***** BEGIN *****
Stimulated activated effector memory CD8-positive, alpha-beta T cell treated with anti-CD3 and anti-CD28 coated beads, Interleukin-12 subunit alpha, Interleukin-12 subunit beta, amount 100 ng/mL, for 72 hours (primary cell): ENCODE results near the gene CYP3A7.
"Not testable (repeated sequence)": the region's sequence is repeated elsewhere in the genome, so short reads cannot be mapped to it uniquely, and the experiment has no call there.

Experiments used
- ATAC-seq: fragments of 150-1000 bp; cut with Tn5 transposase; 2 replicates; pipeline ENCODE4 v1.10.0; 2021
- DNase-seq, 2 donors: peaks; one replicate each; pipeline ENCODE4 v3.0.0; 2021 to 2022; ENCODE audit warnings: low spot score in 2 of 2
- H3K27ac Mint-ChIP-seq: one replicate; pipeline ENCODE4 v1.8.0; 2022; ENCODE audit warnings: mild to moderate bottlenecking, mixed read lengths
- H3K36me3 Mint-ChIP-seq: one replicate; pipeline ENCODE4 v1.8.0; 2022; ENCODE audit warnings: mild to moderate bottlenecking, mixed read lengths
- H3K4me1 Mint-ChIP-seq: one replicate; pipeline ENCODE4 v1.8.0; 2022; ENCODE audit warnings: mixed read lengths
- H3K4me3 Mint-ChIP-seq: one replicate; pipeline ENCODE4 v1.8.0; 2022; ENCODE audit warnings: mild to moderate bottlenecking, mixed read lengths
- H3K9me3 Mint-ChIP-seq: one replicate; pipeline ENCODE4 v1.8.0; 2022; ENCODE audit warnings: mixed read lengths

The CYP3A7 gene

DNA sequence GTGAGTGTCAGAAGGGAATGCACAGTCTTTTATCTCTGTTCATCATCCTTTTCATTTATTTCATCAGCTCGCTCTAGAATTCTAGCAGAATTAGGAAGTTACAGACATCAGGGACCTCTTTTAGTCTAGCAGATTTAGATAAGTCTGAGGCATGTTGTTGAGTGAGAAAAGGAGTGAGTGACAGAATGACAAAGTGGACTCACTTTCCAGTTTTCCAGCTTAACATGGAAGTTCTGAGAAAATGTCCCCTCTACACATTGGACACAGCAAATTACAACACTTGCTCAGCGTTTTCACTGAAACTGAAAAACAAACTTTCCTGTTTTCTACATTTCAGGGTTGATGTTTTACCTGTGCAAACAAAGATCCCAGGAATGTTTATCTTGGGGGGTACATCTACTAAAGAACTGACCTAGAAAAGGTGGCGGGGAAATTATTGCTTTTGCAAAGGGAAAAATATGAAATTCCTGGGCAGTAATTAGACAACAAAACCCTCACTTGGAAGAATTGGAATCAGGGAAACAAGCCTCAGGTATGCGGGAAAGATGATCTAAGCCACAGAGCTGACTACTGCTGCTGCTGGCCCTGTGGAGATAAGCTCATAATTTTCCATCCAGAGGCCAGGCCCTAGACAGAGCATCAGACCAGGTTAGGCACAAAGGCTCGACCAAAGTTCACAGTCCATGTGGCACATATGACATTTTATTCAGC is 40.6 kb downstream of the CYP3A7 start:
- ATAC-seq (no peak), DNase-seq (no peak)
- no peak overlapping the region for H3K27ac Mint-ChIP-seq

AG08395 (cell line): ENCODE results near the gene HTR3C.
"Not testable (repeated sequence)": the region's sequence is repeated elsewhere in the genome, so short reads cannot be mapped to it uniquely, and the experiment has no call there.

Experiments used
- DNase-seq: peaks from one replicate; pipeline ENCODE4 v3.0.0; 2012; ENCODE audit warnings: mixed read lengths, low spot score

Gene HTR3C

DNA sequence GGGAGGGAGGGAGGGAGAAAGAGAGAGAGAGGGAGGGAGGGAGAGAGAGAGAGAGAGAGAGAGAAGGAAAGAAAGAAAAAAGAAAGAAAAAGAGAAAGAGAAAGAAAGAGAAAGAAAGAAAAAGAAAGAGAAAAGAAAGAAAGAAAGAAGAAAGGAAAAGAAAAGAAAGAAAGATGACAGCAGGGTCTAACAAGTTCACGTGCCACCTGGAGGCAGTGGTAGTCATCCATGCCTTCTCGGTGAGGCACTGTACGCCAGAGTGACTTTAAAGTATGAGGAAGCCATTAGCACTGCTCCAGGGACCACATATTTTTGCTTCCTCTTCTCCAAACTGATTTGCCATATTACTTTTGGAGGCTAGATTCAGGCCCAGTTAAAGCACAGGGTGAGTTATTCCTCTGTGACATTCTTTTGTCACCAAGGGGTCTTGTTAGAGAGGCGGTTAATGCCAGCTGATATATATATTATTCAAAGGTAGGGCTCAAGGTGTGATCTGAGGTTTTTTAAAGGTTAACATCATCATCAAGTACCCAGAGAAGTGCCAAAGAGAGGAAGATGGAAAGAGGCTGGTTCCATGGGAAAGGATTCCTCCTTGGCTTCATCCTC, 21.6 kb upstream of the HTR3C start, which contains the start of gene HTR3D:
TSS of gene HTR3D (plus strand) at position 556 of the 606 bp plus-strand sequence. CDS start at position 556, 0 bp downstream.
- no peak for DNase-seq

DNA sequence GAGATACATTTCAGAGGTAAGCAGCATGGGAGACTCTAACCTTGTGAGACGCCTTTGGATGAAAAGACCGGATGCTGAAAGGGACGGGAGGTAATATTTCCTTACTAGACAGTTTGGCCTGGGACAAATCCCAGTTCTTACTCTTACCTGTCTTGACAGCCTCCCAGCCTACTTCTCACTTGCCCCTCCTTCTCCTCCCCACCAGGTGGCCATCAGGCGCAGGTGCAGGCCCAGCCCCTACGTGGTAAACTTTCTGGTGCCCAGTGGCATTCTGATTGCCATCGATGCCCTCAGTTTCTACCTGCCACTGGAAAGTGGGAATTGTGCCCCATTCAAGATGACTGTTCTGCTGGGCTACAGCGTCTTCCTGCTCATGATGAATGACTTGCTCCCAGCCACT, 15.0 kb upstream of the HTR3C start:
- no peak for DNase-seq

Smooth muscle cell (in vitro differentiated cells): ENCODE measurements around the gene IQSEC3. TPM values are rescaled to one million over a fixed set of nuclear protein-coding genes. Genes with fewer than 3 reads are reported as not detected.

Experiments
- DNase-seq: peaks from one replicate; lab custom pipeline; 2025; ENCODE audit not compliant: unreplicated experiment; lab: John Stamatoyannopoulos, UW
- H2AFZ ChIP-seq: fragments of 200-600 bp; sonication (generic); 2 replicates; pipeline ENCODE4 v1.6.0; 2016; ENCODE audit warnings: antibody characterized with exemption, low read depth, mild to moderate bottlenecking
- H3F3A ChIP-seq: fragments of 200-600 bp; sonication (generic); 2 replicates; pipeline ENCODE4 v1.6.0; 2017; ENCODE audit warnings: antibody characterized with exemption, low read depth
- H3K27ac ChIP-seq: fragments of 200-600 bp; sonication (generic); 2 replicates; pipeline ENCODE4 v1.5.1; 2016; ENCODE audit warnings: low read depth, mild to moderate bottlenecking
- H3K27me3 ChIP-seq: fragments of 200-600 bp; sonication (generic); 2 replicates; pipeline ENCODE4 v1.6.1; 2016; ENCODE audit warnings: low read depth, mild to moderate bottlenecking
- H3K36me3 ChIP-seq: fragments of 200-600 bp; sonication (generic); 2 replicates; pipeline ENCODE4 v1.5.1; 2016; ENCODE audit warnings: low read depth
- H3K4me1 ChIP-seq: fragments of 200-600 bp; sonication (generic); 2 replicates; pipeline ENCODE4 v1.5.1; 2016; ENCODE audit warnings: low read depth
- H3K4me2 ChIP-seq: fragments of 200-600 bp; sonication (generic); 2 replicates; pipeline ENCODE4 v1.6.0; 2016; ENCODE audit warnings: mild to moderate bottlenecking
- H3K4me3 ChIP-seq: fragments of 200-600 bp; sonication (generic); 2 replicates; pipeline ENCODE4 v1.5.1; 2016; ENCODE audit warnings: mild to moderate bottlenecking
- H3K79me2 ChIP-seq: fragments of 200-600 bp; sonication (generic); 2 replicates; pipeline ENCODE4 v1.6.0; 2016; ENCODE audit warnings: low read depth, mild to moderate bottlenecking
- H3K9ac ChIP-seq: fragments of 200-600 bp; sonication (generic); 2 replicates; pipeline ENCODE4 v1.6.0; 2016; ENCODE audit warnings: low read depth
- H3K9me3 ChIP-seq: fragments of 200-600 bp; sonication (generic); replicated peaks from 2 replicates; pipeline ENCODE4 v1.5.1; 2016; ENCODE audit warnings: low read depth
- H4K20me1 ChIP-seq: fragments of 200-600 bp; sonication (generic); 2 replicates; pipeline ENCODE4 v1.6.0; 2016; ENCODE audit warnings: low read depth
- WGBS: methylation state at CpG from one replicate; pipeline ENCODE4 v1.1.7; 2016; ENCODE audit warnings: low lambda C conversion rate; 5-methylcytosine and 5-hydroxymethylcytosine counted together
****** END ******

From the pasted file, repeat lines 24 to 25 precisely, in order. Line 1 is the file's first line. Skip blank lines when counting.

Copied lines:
- no peak for DNase-seq

Smooth muscle cell (in vitro differentiated cells): ENCODE measurements around the gene IQSEC3. TPM values are rescaled to one million over a fixed set of nuclear protein-coding genes. Genes with fewer than 3 reads are reported as not detected.